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H520 in Wind

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A Fantastic flyer! And DataPilot is superb. I think they need to improve the cameras and the firmware may need some tweeks, but what the next evolution of the hex will be, I can't imagine.:D
 
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PatR

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Just for discussion, our aircraft wind limitations are most always a lot higher than what a manufacturer prints in a system manual or user guide. They establish wind limitations based heavily on "newbie" flying ability and use a wind speed low enough to allow the aircraft to get back to the starting point in RTH modes. RTH is the slowest automated speed the aircraft flies because more system resources are being used. If normal RTH speed is 10mph the documentation may limit allowable wind speeds to 8mph. OTOH, if your aircraft can fly at 40mph in a manual mode the safe allowable wind speed will be that at which the aircraft can maintain an unassisted hover (without operator input) and penetrate into the wind for a return trip against the wind. It's not possible for a manufacturer to predict operator ability to establish a maximum allowable wind speed.

The operator's ability to manually control the aircraft is also a large part of the maximum wind speed. If an operator is "instinctive" with control functions and understands how to "lean" the aircraft into the wind for T/O and landing they will be capable of flying in higher winds speeds than an operator that has to put a lot of effort into "reacting" with the controls to what the aircraft is doing, and dependent on the aircraft to T/O and land itself. Bottom line is that as long as a flight controller retains the ability to keep the aircraft stabilized during higher wind speeds, and the system has the ability to make decent headway against the wind, the aircraft's wind limit will not be reached until the aircraft fails to meet either or both of those requirements. Everyone has to explore personal and system limitations to arrive at a maximum operational wind speed. For the H that speed is pretty high and the 520 is even higher if your flight skills are up to the conditions.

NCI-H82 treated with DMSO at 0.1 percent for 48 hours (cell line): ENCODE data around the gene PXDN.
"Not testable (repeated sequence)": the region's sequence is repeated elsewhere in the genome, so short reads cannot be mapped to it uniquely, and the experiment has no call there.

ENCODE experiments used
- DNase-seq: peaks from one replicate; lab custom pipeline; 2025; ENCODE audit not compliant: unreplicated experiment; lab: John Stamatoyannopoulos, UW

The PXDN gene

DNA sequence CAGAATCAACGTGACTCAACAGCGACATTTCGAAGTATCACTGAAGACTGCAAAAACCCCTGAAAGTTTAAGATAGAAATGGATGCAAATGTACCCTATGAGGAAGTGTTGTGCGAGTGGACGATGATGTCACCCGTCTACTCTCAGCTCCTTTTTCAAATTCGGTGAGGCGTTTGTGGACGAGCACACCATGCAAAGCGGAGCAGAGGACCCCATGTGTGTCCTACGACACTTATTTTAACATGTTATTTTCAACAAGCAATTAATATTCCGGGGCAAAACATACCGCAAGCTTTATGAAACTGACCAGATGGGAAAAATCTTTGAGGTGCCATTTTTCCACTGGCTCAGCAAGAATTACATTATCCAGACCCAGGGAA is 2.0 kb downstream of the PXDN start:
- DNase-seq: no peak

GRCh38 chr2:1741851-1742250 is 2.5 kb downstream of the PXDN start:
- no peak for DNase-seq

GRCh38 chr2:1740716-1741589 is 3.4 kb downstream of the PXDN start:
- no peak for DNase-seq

Don't be afraid to become a test pilot to establish your limitations. Explore the system limitations in progressive steps as your skill increases. You'll become a better operator in the process.
 
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Just for discussion, our aircraft wind limitations are most always a lot higher than what a manufacturer prints in a system manual or user guide. They establish wind limitations based heavily on "newbie" flying ability and use a wind speed low enough to allow the aircraft to get back to the starting point in RTH modes. RTH is the slowest automated speed the aircraft flies because more system resources are being used. If normal RTH speed is 10mph the documentation may limit allowable wind speeds to 8mph. OTOH, if your aircraft can fly at 40mph in a manual mode the safe allowable wind speed will be that at which the aircraft can maintain an unassisted hover (without operator input) and penetrate into the wind for a return trip against the wind. It's not possible for a manufacturer to predict operator ability to establish a maximum allowable wind speed.

The operator's ability to manually control the aircraft is also a large part of the maximum wind speed. If an operator is "instinctive" with control functions and understands how to "lean" the aircraft into the wind for T/O and landing they will be capable of flying in higher winds speeds than an operator that has to put a lot of effort into "reacting" with the controls to what the aircraft is doing, and dependent on the aircraft to T/O and land itself. Bottom line is that as long as a flight controller retains the ability to keep the aircraft stabilized during higher wind speeds, and the system has the ability to make decent headway against the wind, the aircraft's wind limit will not be reached until the aircraft fails to meet either or both of those requirements. Everyone has to explore personal and system limitations to arrive at a maximum operational wind speed. For the H that speed is pretty high and the 520 is even higher if your flight skills are up to the conditions.

Don't be afraid to become a test pilot to establish your limitations. Explore the system limitations in progressive steps as your skill increases. You'll become a better operator in the process.
Well said. But in regards to your first paragraph, remember that speed is based on GPS, which is speed over the ground. And so to the aircraft, there is no such thing as wind per se. It's doing what it needs to do follow a command based on ground speed. So if the wind is 20mph and it is doing an RTL in a head wind, it will still fly over the ground at 10mph (using your example) to home point but have an IAS of 30mph.
 

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